And that historical note: Donovan’s efforts in Cuba came about because he essentially became Castro’s friend and drinking buddy in 1962, purely as a gambit by President John F. Kennedy to use the man’s proven silver tongue to advance U.S. interests. After he’d secured more than 1,000 Bay of Pigs prisoners, he didn’t stop. He kept flying back and forth to Havana—sometimes bringing his own son along as a gesture of trust—in an attempt to get 9,000 more political prisoners out. He did it with zero airstrikes, invasions or assassinations.

American cinema knows quite a bit about how heroes should deal with bad guys in these days of the action tent pole franchise. We spar with them a bit over ideology out of politeness (usually while they are in a glass holding cell). We have city-destroying fistfights with them (and then feel really bad about killing them). We lock them up in Arkham or hermetically reseal them and jettison them into space. Sometimes we just shoot them in the face. It all makes for some very exciting conflict resolution, but it sometimes feels as if we hardly see how the world is any better of a place for having disposed of these jerks so stylishly. Earth (or just Gotham) is saved, sure, but it’s usually secondary to the hero or his ideas winning the day. I love these films, but far more rarely do we get ones about the long-lasting good that comes of not shooting somebody in the face.

American cinema also seems to have a firm grasp on the second half of the human displacement equation—that is, the half when our good-hearted immigrants arrive in the great Land of Opportunity, played either by Al Pacino or a character who will raise Al Pacino, ready to murder their obese mafia forebears. But I can’t really think of an example of the first half of the equation: the fleeing-from-terror part. The only one that comes to mind is the first few minutes of An American Tail, when Fievel Mousekewitz and his family (who are anthropomorphic mice) flee from a pogrom.

I grew up hearing about the terror part, and its absence in movies has only recently occurred to me. My mom was about five, but remembers the Bay of Pigs Invasion in 1961, and the Cuban Missile Crisis the following year. My grandfather was held as a political prisoner, in conditions and for a length of time I assure you I’m currently unable to verify with the Cuban government—I’ll get back to you if they respond. Reading up on the history later, it’s apparent to me how totally people like my family were at the mercy of the belligerent maniacs in the White House and the Kremlin. Some years after their escape to the United States, the family would head over to JFK’s eternal flame at Arlington National Cemetery, where my grandparents did their best to thank him personally. In their minds, he had saved them, even if he hadn’t known it at the time.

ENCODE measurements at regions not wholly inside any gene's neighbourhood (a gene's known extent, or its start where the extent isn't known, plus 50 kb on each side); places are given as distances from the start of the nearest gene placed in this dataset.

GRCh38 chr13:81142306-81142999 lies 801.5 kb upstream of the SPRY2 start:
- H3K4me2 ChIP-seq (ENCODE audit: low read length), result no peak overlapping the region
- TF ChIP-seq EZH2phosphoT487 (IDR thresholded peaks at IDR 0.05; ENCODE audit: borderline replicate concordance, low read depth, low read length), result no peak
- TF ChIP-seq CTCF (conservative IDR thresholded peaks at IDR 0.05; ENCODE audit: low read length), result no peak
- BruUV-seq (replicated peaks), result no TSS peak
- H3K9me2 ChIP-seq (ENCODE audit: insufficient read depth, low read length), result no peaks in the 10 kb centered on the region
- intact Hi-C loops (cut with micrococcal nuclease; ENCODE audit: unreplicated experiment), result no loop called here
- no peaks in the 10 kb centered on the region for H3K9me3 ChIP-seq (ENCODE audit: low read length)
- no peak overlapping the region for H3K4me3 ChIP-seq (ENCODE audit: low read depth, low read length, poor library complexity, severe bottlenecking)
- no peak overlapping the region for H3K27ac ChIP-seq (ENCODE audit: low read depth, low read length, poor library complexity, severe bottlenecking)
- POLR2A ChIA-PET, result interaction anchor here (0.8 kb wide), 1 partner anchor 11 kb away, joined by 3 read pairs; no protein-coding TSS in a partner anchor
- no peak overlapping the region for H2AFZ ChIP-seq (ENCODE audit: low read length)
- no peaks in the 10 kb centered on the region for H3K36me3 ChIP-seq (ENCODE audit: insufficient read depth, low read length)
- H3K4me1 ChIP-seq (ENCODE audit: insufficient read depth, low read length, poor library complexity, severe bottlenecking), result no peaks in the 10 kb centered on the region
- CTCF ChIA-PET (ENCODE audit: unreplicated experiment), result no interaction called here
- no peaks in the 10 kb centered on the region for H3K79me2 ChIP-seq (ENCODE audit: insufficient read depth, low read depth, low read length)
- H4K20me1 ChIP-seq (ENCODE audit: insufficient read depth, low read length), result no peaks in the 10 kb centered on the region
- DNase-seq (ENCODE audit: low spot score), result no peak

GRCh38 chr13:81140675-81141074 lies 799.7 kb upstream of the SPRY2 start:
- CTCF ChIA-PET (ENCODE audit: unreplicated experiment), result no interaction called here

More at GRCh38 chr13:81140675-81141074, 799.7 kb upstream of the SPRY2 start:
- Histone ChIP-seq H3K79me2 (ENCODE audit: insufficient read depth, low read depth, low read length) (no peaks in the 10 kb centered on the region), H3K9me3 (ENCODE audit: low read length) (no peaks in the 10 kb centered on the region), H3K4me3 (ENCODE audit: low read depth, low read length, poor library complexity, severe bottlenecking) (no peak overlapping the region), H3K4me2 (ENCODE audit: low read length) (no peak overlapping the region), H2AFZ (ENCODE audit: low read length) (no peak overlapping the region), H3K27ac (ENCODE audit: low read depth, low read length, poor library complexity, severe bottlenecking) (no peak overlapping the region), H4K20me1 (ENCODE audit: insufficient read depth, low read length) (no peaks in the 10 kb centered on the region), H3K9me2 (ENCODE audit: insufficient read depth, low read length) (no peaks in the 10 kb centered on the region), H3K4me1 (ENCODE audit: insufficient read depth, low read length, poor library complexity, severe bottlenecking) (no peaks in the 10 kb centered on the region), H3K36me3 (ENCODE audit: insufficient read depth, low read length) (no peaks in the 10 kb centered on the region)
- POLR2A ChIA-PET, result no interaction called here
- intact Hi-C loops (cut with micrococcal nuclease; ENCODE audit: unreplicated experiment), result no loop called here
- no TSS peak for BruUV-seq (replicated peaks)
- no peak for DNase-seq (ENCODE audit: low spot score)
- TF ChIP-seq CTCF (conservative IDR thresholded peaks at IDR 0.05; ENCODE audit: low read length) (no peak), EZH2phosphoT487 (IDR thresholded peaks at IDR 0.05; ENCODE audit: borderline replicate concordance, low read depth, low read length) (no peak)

All of these things were revealed to me in a slow drip as I grew up in a comfortable middle-class upbringing. If we reckon that Cubans (and the Americans with whom they have intermarried) likely have as many children as anybody else, there must be upwards of 100,000 children and grandchildren of the refugees for whom Donovan did a solid. It’s taken half a century, but it’s a striking accomplishment and it’s still happening. That’s not bad for a guy who can’t fly or use The Force.

There’s a scene in Bridge of Spies where some kids try to scale the Berlin Wall and escape into West Germany. A guard tower spots them and guns them down as Donovan watches from his seat on a train, speeding by before he or we can process it. Later, in the denouement before those historical notes blindsided me, he’s on a train in the United States. He has a moment of uneasy silence as he witnesses a group of schoolchildren playfully leaping over fences in backyards, filmed at the same angle and distance. The callback is one last little jab from Spielberg (the grandson of immigrants): Here we are, safe behind our particular wall, while somewhere else there are others who would give anything to get out from behind their own.

I would love to see more movies about the people who, in their comfort, decide to reach over that wall and decline to allow history to erase the people on the other side of it. It’d be a great script.